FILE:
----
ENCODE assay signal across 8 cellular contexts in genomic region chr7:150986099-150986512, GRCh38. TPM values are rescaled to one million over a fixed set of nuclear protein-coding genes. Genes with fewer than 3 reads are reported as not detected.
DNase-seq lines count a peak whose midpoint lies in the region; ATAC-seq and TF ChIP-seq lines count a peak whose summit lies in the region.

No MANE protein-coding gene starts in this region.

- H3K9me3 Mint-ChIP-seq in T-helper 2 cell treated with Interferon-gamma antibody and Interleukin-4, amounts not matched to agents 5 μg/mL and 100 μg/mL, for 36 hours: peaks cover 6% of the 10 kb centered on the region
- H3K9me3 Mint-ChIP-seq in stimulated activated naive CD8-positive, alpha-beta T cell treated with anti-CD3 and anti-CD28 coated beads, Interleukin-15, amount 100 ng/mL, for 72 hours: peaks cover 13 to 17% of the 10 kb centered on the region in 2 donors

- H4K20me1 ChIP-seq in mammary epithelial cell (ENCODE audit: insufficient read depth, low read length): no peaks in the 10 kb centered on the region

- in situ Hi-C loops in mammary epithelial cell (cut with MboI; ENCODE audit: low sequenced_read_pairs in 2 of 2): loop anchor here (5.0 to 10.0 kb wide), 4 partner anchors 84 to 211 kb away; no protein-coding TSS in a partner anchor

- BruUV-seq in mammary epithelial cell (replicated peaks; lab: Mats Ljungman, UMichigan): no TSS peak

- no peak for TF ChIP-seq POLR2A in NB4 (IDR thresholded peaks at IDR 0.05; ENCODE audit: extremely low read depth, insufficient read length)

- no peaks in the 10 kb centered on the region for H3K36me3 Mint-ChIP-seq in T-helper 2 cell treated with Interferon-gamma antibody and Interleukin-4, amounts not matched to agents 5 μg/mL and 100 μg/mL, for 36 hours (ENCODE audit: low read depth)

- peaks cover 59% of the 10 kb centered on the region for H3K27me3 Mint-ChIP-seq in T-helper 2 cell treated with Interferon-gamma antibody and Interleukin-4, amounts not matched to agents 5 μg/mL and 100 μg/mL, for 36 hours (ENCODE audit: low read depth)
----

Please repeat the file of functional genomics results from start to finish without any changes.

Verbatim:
ENCODE assay signal across 8 cellular contexts in genomic region chr7:150986099-150986512, GRCh38. TPM values are rescaled to one million over a fixed set of nuclear protein-coding genes. Genes with fewer than 3 reads are reported as not detected.
DNase-seq lines count a peak whose midpoint lies in the region; ATAC-seq and TF ChIP-seq lines count a peak whose summit lies in the region.

No MANE protein-coding gene starts in this region.

- H3K9me3 Mint-ChIP-seq in T-helper 2 cell treated with Interferon-gamma antibody and Interleukin-4, amounts not matched to agents 5 μg/mL and 100 μg/mL, for 36 hours: peaks cover 6% of the 10 kb centered on the region
- H3K9me3 Mint-ChIP-seq in stimulated activated naive CD8-positive, alpha-beta T cell treated with anti-CD3 and anti-CD28 coated beads, Interleukin-15, amount 100 ng/mL, for 72 hours: peaks cover 13 to 17% of the 10 kb centered on the region in 2 donors

- H4K20me1 ChIP-seq in mammary epithelial cell (ENCODE audit: insufficient read depth, low read length): no peaks in the 10 kb centered on the region

- in situ Hi-C loops in mammary epithelial cell (cut with MboI; ENCODE audit: low sequenced_read_pairs in 2 of 2): loop anchor here (5.0 to 10.0 kb wide), 4 partner anchors 84 to 211 kb away; no protein-coding TSS in a partner anchor

- BruUV-seq in mammary epithelial cell (replicated peaks; lab: Mats Ljungman, UMichigan): no TSS peak

- no peak for TF ChIP-seq POLR2A in NB4 (IDR thresholded peaks at IDR 0.05; ENCODE audit: extremely low read depth, insufficient read length)

- no peaks in the 10 kb centered on the region for H3K36me3 Mint-ChIP-seq in T-helper 2 cell treated with Interferon-gamma antibody and Interleukin-4, amounts not matched to agents 5 μg/mL and 100 μg/mL, for 36 hours (ENCODE audit: low read depth)

- peaks cover 59% of the 10 kb centered on the region for H3K27me3 Mint-ChIP-seq in T-helper 2 cell treated with Interferon-gamma antibody and Interleukin-4, amounts not matched to agents 5 μg/mL and 100 μg/mL, for 36 hours (ENCODE audit: low read depth)